Coram's Field near the Clerkenwell area has a great children's playground too.
If you have more days in London, take a trip to Richmond Park, a huge, free to enter park with roaming deer and magnificent rhododendrons. The riverside in Richmond is also lovely, and in the summer they play cricket on the village green.
The world-famous Kew Gardens has beautiful grounds, wonderful greenhouses and children don't pay for entry.
In the summer, you can swim in the open at one of London's lidos or bathing ponds. Hampstead Heath has bathing ponds (male, female, mixed) for those aged eight and over who can swim. Youngsters and non-swimmers can use a lido and a wading pool at the Parliament Hill. London Fields Lido (East London) is by far the best outdoor pool in London, though it can get crowded on hot days.
London underground (The Tube), London taxis and London double decker buses are all world-famous. Small kids love new and strange forms of transport and they will enjoy sampling London's vehicles. Get a travelcard (kids under 11 travel free with adults) and arm yourself with a map and explore. Try Light Railway which goes overground on high-level platforms and has driver-less trains as well as the classic Routemaster double-deckers with open platforms (don't encourage jumping on and off though) on the heritage routes 9 (Olympia to Aldwych) and 15 (Tower Hill to Trafalgar Square)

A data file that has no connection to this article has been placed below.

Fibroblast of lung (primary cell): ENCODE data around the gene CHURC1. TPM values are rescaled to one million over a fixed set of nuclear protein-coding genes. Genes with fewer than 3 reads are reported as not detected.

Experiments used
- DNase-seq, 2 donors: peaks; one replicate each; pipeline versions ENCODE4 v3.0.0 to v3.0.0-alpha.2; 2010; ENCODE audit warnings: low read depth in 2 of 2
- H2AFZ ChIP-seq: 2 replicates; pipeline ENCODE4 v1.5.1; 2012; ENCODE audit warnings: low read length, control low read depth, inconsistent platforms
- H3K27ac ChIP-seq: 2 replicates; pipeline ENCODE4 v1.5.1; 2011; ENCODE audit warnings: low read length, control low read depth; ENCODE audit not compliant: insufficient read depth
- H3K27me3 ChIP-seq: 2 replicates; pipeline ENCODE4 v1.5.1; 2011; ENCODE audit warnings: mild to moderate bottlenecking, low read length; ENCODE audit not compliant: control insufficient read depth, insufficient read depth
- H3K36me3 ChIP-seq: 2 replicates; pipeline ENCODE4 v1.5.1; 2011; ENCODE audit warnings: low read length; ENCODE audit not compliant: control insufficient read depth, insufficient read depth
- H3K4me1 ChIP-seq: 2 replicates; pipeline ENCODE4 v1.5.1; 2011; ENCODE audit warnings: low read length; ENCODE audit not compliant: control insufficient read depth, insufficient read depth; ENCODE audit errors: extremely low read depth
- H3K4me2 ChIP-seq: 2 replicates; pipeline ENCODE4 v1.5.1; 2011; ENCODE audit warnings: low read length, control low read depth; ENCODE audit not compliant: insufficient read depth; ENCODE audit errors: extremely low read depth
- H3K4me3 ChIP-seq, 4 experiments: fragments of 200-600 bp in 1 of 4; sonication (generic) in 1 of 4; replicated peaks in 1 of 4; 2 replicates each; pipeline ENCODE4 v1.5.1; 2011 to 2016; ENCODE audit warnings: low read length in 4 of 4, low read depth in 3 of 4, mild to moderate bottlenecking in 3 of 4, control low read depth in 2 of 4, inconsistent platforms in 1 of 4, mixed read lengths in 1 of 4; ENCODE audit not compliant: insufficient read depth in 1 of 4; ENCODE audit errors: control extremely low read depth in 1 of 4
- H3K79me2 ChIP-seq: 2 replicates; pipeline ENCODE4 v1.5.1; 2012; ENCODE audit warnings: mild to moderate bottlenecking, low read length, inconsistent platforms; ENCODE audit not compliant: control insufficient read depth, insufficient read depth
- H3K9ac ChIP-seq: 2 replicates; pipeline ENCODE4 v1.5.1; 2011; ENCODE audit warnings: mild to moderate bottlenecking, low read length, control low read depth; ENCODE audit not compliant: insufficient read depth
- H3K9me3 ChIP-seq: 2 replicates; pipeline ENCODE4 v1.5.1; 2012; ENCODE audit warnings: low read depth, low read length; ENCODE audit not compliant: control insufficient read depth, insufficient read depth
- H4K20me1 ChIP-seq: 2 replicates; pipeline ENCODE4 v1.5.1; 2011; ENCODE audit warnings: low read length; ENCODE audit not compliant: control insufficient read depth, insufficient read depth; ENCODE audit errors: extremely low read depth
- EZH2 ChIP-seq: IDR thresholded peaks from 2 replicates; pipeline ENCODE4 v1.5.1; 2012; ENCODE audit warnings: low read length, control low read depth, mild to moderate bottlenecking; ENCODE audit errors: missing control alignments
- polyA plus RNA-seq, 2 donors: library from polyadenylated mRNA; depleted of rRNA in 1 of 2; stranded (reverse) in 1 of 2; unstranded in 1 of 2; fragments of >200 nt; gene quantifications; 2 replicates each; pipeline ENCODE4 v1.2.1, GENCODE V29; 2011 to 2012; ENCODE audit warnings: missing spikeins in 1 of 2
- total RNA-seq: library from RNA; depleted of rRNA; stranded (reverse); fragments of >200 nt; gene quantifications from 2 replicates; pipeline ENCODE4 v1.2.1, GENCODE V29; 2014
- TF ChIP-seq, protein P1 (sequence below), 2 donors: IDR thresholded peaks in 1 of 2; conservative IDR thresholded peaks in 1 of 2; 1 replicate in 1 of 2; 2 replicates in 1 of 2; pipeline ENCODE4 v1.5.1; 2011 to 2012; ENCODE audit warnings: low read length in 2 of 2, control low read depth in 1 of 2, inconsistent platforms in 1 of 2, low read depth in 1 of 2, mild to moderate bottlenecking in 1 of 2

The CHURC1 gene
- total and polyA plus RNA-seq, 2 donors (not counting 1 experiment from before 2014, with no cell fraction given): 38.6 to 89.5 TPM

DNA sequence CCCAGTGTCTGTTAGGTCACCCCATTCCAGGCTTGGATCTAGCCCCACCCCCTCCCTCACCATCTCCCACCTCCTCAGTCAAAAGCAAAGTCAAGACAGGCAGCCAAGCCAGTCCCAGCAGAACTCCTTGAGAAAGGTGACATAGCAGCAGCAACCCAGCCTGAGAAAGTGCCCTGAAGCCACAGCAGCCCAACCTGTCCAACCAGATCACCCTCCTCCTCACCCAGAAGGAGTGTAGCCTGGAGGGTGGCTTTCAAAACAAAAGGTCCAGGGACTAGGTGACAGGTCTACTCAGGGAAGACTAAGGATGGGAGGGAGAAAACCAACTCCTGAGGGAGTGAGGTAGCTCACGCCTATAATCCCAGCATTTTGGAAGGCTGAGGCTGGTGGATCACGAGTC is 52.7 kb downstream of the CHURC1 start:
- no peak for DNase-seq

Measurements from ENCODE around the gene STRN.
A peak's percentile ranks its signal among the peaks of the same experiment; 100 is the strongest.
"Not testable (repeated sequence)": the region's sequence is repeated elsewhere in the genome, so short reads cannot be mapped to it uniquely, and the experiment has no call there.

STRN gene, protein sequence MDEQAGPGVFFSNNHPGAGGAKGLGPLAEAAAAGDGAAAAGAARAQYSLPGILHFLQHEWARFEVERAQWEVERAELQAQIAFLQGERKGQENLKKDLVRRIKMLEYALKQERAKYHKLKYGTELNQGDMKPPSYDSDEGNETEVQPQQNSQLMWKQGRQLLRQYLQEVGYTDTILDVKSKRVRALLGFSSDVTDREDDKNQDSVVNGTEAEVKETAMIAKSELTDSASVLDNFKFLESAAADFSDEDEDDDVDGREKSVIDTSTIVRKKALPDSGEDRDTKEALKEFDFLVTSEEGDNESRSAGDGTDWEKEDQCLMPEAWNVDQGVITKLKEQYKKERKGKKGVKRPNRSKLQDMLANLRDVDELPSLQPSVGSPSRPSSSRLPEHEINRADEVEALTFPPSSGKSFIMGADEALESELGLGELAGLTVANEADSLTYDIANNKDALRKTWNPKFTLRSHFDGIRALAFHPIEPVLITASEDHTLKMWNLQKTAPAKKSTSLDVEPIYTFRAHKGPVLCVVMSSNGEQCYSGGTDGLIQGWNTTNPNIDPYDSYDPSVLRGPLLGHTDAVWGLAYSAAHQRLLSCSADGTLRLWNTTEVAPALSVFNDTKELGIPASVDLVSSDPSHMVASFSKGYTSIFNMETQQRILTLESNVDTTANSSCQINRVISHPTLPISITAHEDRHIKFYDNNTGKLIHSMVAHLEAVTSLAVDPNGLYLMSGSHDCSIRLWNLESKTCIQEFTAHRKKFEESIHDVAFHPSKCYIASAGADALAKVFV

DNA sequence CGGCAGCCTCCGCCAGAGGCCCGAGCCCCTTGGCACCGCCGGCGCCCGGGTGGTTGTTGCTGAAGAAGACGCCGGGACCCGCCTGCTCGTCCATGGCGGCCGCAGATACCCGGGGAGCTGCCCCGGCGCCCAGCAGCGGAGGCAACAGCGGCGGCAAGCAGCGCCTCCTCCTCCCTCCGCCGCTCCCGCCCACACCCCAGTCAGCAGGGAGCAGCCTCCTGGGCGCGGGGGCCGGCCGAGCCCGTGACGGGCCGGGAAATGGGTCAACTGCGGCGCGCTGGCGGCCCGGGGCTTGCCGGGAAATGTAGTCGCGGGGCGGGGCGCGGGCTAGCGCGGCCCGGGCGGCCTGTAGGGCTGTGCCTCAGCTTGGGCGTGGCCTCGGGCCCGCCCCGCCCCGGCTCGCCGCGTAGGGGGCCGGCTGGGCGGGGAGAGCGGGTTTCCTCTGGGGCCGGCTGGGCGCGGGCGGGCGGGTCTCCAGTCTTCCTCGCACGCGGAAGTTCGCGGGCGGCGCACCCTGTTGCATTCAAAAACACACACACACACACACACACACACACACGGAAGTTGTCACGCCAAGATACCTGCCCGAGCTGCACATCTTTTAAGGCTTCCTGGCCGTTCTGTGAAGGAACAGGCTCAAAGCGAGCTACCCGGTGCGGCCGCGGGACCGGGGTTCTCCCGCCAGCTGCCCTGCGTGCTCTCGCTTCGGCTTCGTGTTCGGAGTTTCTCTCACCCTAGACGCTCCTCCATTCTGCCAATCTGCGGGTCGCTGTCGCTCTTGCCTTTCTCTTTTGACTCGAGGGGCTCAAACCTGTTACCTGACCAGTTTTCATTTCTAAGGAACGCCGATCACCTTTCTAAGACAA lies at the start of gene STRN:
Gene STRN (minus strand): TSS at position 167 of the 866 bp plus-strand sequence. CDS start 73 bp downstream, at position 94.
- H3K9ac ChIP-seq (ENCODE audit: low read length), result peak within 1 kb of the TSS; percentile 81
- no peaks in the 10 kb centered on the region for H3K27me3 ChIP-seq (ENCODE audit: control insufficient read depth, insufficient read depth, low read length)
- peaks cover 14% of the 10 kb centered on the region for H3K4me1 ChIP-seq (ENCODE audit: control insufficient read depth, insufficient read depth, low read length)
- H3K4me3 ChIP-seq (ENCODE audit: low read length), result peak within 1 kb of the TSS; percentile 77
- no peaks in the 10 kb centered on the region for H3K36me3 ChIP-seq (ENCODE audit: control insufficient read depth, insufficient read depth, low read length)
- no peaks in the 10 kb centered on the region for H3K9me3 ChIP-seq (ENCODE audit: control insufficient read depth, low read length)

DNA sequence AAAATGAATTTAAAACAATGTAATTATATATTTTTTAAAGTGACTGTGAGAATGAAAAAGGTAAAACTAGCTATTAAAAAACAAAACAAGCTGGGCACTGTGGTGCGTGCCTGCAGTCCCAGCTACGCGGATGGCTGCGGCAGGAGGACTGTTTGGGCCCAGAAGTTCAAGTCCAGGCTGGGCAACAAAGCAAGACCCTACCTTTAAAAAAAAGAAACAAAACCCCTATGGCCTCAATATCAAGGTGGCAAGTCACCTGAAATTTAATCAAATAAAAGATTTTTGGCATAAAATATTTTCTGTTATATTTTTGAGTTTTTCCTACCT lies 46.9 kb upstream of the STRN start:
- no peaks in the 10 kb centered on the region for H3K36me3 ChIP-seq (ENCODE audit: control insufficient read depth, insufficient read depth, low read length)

London Zoo is world-famous but small, crowded and very expensive. For the little ones, one of the city farms is a better option, and if you have time, go to Richmond and see deer roaming freely in the park. Spitalfields City Farm is near the funky ethnic Spitalfields Market and a good choice for the eastern end of the center.
There is music and theater in London at every corner, much of it free. See street performers – always a winner with children – at Covent Garden, or track free music in foyers of concert halls and theaters. London has world class musicals (Lion King, anybody?), ballet and opera: see the Nutcracker at Christmas if you can. If you are in London in December or early January, do go and see a traditional British pantomime show, where audience participates not only by clapping buy booing and hissing at the baddies and cheering on the goodies.
At many venues, for one week every year (Kids' Week, normally in the summer holidays) kids go free if accompanied by an adult.
==The tourist traps==
There are also some attractions that although very popular are real tourist traps. The chief of them are the Wax Figures of Madame Tussaud's. The queues are long, the prices high and the whole thing is tacky, silly and not worth the time or money. London Dungeon is another, a kitsch and gory manufactured "attraction". Go only if you have a bloodthirsty teenager and money and time to spare. London Zoo (see Animals section) is also overpriced and probably one to miss.
You can stay busy with kids for weeks on end in London, so the biggest problem any visitor will have will be to choose from what is available. To get the best value for money and most fun, use public transport (but take one ride in a black cab just for the fun of it), avoid the traps, take packed lunch with you and plan your days with a map as distances are big. Have fun, and plan to come back as you are bound to only scratch a surface of this magnificent city.